The global rail industry, which began here in Britain, has been going nearly 200 years. It’s a very stable industry and right now there’s more work in the pipeline than across any other sector.
Rail infrastructure is vast and there’s a very wide range of careers available; from digital to design, project management, quantity surveying and preparing new routes.
That’s the one thing about this business. It covers all skills and isn’t just about getting dirty. It’s an industry that needs creativity as well as ingenuity and it can appeal to people from all sorts of backgrounds.
In Yorkshire, there’s nowhere better to symbolise the shift in how we’ll build our railways than the National College for High Speed Rail. I recently had the pleasure of visiting this college alongside colleagues from the Railway Benefit Fund.
The college is aptly located in Doncaster, a town famed for its historic contribution to this industry. But as the technology used at the college attests, it’s definitely not a town that’s stuck in the past.
And yet sadly, mention high speed rail in these parts – in a town that is home to many leading national and international rail and engineering businesses – and there’s a good chance you’ll receive a lukewarm response at best.
I’ve heard many people say: “It’s not going to benefit me.” If you’re around 72 years old – like I am – then I agree. The chances are that it won’t benefit you. But if you can’t see what this investment will be doing in 30 years time, for your grandchildren and your great, great grandchildren, then you seriously need to reconsider.
HS2 won’t benefit anybody if it’s not built. It’s that simple. I say this as somebody who agrees that railways can be very expensive to build. They don’t seem to make economic sense when you think about them just in cost terms. But what happens when you build a new railway is that everything changes. Railways have been transforming society since the peak of railway mania in 1845.
When we talk about the costs of railway projects in billions, it’s important to understand that up until around a decade ago, our governments hadn’t spent any real money on them since 1947.
In the past decade, they’ve made up for it by allocating more investment on transport infrastructure than ever before in history. It’s remarkable, but it’s still only a drop in the ocean.
The amount of money we need to get our railways up to where they should be – to continental standards (let alone the world-class standard HS2 will be) – is enormous. You just can’t look at railways purely in terms of finance though. We need to think much bigger – this is about skills, jobs, progress and transformation.
Some say HS2 is all for the sake of saving a few minutes and will only benefit London. It’s much more important than that. Take Coventry, my former home town which is 98 miles from London.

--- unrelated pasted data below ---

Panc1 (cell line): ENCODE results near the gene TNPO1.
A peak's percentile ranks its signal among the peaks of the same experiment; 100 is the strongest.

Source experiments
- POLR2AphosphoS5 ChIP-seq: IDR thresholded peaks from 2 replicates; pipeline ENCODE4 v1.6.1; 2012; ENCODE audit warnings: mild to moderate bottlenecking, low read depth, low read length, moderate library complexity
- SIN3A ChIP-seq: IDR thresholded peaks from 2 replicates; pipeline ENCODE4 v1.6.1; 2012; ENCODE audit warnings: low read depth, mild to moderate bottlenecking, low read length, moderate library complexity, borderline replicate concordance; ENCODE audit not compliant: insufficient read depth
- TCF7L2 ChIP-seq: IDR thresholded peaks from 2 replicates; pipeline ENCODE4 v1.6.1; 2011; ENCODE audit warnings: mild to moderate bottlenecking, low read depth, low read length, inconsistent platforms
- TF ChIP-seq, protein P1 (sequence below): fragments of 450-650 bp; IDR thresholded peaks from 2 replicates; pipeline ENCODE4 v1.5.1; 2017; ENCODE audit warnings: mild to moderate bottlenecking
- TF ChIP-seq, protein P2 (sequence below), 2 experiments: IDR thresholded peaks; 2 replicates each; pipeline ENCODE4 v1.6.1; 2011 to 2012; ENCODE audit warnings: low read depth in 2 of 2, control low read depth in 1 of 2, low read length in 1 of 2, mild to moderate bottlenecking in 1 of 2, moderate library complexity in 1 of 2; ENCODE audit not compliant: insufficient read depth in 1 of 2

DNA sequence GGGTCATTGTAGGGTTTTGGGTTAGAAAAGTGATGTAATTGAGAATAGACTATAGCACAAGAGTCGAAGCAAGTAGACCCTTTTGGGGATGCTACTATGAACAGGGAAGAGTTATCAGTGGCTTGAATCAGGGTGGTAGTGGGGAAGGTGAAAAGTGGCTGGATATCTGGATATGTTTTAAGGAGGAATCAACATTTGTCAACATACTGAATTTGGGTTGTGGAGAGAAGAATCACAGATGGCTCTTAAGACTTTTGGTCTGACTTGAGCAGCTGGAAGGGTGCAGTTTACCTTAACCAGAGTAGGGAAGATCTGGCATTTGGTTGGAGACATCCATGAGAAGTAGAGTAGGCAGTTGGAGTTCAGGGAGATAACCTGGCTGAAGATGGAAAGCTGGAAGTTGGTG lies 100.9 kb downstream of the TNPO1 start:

When I started working in the music industry, it used to be one hour and 26 minutes by steam train. When they bought in electrics on the line, it took me just under the hour. Then I could commute every day to London, I didn’t want to live in London. I stayed in Coventry and later moved up north and bought my recording studios to Manchester. All that happened because the train allowed me to go to London and back in two hours.
With HS2, Doncaster in relation to London suddenly becomes equivalent to anywhere just south of Leicester today. That makes a massive difference for young people who don’t want to spend hours on trains.
It also makes a big difference for people with businesses. If you’ve got a business in London that’s paying extortionate rates for office space, you can now seriously consider a move to Doncaster. You can get a fantastic office at a competitive cost, with great staff and much better living conditions, and you can be here in half the time it takes currently. High Speed Rail offers a chance to rebalance Britain’s London-centric economy like never before.
We all know that the North has so much to offer. And, yes, when I say that, I mean the North East and North West combined. But if we don’t all work together, they’ll pick us off. Whitehall will never give the North what it deserves if the reception to major investments like HS2 continues to be hostile or lukewarm. All we’re doing is sending a message to London that we can’t agree on anything and speak with one voice.
There’s a huge opportunity here before us. Look at the National College for High Speed Rail and consider what this investment in infrastructure can do for this region. Then look at the next generation of young people in this country who stand to benefit from gaining world-class skills and exciting new jobs.
Ask yourself honestly, what do we have in our grasp, right now, that would give them the levers to access these opportunities – which in turn would help to rebalance our skewed national economy and unleash the true potential of Yorkshire and the Northern Powerhouse?
Pete Waterman OBE is a record producer, songwriter and TV presenter. He is also president of the Railway Benefit Fund.